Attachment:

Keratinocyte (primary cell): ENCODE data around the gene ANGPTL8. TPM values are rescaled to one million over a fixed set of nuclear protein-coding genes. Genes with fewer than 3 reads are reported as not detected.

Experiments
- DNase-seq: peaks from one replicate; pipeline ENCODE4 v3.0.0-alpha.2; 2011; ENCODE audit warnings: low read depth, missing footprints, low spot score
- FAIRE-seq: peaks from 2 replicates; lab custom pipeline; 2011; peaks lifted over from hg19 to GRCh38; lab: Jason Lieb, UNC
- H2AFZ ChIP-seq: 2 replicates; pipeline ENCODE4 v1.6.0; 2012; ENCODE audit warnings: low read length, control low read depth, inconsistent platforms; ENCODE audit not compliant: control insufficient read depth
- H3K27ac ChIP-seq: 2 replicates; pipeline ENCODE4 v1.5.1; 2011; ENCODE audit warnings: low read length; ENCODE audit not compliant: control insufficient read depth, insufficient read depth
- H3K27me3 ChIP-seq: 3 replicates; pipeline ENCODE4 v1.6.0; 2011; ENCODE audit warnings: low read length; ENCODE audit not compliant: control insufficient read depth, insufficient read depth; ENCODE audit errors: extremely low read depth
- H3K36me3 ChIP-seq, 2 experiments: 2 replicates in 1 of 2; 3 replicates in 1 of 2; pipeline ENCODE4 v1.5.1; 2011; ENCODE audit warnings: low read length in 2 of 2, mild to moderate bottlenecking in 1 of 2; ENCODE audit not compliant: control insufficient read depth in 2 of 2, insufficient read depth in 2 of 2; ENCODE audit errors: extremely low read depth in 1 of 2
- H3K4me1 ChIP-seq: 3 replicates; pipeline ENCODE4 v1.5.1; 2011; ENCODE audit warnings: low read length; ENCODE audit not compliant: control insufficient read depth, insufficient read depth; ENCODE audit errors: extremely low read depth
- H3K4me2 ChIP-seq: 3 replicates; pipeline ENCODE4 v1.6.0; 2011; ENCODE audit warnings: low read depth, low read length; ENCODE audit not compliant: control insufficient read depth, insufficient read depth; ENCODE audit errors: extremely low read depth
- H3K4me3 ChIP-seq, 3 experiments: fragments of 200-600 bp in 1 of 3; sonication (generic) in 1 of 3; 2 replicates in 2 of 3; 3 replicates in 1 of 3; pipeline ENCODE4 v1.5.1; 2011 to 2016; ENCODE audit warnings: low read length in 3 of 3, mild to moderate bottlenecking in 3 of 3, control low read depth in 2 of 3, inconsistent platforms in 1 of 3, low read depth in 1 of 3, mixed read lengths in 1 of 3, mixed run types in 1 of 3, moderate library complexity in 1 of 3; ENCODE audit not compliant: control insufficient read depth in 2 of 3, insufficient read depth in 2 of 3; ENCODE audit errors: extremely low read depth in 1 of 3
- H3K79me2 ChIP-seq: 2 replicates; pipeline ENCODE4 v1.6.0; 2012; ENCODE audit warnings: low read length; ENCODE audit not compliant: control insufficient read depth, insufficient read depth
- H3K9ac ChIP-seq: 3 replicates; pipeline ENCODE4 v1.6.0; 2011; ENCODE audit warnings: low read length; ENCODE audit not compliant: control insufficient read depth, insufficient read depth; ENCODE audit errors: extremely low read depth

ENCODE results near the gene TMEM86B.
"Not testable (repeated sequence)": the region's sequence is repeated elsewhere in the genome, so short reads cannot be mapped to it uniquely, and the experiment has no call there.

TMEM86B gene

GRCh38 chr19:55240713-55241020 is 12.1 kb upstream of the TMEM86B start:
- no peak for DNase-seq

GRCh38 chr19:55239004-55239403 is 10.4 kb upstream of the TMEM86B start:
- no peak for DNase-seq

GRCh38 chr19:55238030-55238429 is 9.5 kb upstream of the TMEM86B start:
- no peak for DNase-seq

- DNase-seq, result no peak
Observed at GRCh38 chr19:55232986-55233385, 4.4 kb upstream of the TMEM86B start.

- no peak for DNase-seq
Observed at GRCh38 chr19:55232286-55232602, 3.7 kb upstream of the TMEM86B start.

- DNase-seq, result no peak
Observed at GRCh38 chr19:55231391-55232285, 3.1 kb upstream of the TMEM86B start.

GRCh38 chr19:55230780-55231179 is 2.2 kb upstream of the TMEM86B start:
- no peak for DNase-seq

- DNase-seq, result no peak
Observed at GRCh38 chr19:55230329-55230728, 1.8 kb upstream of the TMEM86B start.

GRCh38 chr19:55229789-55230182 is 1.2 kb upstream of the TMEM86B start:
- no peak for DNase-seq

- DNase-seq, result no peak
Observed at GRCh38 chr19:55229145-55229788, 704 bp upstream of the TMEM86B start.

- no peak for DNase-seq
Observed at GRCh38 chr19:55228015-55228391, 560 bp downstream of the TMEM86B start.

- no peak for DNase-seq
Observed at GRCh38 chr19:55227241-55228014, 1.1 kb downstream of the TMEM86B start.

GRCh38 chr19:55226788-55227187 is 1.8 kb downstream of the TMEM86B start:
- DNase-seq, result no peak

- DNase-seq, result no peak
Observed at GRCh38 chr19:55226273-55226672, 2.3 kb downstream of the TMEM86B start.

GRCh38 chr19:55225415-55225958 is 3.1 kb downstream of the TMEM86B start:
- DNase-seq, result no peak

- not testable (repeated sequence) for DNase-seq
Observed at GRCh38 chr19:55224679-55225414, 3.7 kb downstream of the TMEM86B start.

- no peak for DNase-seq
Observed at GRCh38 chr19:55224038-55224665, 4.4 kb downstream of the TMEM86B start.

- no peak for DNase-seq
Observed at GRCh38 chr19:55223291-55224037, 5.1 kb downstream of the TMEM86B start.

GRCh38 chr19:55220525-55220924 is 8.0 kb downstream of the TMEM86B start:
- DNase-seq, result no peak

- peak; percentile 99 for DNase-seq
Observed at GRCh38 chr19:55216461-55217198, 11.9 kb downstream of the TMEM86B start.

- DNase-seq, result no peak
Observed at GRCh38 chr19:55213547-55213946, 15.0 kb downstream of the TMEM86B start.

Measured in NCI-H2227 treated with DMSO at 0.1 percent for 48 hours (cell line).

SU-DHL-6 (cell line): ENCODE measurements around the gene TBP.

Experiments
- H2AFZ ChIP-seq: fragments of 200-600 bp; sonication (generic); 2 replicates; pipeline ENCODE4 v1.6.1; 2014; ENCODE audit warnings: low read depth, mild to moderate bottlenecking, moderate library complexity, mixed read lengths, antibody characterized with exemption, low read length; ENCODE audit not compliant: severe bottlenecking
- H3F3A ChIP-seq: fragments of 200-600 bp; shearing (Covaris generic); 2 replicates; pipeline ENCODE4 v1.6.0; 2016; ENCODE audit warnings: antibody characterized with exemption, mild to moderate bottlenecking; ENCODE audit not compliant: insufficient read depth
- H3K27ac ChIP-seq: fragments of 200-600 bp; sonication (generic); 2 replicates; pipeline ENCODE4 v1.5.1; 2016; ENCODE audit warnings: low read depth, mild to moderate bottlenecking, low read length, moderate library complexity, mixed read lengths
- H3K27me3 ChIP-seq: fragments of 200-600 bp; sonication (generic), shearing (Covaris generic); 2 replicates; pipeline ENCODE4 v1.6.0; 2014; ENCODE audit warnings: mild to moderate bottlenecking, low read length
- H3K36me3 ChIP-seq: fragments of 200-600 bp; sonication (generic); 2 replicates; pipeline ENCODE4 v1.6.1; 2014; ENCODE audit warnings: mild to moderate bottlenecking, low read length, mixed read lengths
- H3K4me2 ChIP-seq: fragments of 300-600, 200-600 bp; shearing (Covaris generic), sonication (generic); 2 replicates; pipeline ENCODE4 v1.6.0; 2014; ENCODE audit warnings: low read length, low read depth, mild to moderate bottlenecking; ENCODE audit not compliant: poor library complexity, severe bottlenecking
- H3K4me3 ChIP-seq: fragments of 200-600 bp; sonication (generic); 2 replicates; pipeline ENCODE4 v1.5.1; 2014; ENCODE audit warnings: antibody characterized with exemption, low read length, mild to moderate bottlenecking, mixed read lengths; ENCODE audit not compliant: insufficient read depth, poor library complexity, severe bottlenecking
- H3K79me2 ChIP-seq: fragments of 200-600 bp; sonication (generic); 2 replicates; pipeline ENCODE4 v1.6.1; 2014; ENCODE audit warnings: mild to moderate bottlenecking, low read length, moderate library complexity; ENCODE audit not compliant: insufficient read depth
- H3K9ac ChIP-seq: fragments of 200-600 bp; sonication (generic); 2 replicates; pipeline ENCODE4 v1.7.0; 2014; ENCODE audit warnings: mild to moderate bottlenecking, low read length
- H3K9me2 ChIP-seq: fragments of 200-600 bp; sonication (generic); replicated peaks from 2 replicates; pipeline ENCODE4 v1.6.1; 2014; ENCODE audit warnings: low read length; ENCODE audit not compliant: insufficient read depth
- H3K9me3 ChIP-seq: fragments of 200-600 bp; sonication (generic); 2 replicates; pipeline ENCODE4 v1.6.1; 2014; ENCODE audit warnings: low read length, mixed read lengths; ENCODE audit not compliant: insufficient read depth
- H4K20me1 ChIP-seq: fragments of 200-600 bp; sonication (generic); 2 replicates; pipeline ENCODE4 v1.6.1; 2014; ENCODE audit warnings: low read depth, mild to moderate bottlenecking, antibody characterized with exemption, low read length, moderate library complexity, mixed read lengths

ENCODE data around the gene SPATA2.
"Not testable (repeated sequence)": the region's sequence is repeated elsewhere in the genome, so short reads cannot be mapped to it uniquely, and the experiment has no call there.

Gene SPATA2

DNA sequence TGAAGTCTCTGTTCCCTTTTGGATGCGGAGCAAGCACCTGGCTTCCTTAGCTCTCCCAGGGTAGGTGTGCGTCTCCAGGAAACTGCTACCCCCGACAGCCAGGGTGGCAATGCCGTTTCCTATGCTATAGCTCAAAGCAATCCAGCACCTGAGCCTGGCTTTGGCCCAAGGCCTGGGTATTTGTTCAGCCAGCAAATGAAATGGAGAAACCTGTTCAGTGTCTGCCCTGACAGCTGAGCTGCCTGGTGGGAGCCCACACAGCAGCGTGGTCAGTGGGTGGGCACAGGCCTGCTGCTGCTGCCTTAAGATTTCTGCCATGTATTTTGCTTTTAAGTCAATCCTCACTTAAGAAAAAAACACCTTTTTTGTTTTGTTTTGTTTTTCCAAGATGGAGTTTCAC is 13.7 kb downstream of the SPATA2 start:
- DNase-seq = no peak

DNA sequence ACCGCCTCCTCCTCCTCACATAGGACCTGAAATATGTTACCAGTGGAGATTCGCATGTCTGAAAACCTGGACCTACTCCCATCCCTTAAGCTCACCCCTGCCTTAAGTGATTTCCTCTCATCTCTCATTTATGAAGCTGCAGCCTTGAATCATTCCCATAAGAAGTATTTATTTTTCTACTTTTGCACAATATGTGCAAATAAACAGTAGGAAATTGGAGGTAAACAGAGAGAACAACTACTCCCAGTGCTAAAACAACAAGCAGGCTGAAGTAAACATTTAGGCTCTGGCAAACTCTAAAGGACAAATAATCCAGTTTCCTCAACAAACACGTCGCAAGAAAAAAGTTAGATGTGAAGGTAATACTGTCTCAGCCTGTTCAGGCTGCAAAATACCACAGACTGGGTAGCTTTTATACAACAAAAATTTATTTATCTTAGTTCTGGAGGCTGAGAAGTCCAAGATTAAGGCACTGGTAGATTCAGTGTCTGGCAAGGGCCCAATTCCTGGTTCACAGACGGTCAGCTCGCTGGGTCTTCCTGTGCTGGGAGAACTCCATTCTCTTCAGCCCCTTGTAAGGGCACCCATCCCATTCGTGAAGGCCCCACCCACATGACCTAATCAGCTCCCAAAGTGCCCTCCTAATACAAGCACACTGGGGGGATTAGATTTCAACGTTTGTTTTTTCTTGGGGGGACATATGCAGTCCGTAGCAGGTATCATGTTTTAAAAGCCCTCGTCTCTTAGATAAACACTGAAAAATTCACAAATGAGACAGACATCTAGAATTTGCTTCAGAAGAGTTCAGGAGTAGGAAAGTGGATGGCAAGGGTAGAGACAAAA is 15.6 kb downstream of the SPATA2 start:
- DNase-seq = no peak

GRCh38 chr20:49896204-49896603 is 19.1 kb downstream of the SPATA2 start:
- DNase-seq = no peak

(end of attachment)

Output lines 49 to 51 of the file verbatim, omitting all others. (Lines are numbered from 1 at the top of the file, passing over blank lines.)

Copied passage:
- no peak for DNase-seq
Observed at GRCh38 chr19:55224038-55224665, 4.4 kb downstream of the TMEM86B start.

- no peak for DNase-seq